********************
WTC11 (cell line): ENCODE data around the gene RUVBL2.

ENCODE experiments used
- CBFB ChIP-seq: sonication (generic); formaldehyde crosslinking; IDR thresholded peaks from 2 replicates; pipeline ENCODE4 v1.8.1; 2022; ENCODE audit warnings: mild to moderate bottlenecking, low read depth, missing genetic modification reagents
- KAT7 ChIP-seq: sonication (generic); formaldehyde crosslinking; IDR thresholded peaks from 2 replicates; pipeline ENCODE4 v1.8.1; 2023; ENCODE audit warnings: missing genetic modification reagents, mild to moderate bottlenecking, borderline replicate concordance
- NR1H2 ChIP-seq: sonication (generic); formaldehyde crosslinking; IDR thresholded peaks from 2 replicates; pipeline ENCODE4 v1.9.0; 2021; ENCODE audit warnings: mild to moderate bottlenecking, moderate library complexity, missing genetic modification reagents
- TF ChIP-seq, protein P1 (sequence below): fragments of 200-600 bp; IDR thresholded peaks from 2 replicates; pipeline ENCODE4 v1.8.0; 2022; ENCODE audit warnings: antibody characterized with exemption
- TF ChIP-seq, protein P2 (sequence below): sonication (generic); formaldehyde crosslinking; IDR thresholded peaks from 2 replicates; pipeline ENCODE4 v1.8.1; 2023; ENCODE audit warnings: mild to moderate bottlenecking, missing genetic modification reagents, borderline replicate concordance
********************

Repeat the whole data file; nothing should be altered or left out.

WTC11 (cell line): ENCODE data around the gene RUVBL2.

ENCODE experiments used
- CBFB ChIP-seq: sonication (generic); formaldehyde crosslinking; IDR thresholded peaks from 2 replicates; pipeline ENCODE4 v1.8.1; 2022; ENCODE audit warnings: mild to moderate bottlenecking, low read depth, missing genetic modification reagents
- KAT7 ChIP-seq: sonication (generic); formaldehyde crosslinking; IDR thresholded peaks from 2 replicates; pipeline ENCODE4 v1.8.1; 2023; ENCODE audit warnings: missing genetic modification reagents, mild to moderate bottlenecking, borderline replicate concordance
- NR1H2 ChIP-seq: sonication (generic); formaldehyde crosslinking; IDR thresholded peaks from 2 replicates; pipeline ENCODE4 v1.9.0; 2021; ENCODE audit warnings: mild to moderate bottlenecking, moderate library complexity, missing genetic modification reagents
- TF ChIP-seq, protein P1 (sequence below): fragments of 200-600 bp; IDR thresholded peaks from 2 replicates; pipeline ENCODE4 v1.8.0; 2022; ENCODE audit warnings: antibody characterized with exemption
- TF ChIP-seq, protein P2 (sequence below): sonication (generic); formaldehyde crosslinking; IDR thresholded peaks from 2 replicates; pipeline ENCODE4 v1.8.1; 2023; ENCODE audit warnings: mild to moderate bottlenecking, missing genetic modification reagents, borderline replicate concordance